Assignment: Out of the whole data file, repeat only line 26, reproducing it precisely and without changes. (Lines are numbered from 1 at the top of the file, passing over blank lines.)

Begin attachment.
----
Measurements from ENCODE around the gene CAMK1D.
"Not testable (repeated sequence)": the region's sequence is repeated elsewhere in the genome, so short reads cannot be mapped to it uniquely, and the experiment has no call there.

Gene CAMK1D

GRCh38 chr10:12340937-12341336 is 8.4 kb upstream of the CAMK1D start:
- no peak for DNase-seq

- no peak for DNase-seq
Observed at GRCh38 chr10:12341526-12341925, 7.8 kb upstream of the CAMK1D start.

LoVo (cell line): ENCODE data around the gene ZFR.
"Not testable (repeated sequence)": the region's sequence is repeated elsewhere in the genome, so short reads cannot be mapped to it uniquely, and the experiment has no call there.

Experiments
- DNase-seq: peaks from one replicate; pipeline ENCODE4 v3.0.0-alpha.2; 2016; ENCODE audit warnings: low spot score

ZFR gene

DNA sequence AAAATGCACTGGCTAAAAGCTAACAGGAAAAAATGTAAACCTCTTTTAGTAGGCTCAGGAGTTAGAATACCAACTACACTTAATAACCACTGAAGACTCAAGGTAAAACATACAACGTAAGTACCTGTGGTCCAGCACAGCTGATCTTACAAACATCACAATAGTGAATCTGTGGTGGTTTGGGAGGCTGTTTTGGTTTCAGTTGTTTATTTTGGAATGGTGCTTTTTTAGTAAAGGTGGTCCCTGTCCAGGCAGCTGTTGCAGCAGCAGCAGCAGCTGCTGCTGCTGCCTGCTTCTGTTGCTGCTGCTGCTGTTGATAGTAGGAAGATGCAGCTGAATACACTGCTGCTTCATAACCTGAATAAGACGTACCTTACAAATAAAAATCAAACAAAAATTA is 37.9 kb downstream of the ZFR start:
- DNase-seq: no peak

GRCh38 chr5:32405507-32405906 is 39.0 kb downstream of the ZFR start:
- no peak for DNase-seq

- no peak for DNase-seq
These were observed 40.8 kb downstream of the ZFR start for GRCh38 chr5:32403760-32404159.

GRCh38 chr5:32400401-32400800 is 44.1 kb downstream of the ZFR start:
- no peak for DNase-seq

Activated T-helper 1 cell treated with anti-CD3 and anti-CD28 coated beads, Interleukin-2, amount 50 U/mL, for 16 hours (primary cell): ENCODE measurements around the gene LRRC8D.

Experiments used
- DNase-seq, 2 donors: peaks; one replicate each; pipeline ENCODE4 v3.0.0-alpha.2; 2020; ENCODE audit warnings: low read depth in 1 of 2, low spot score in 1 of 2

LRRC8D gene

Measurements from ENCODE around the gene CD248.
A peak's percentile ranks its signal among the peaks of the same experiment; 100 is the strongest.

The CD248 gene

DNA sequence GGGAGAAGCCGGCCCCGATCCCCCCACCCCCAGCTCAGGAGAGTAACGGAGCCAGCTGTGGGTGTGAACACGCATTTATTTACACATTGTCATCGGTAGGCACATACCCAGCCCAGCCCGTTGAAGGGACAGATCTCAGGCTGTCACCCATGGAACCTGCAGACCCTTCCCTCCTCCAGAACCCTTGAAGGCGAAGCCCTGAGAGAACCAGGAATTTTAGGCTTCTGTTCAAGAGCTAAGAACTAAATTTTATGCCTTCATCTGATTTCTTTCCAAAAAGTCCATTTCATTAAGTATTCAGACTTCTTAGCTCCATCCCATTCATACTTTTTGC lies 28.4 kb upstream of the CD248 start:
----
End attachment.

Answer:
A peak's percentile ranks its signal among the peaks of the same experiment; 100 is the strongest.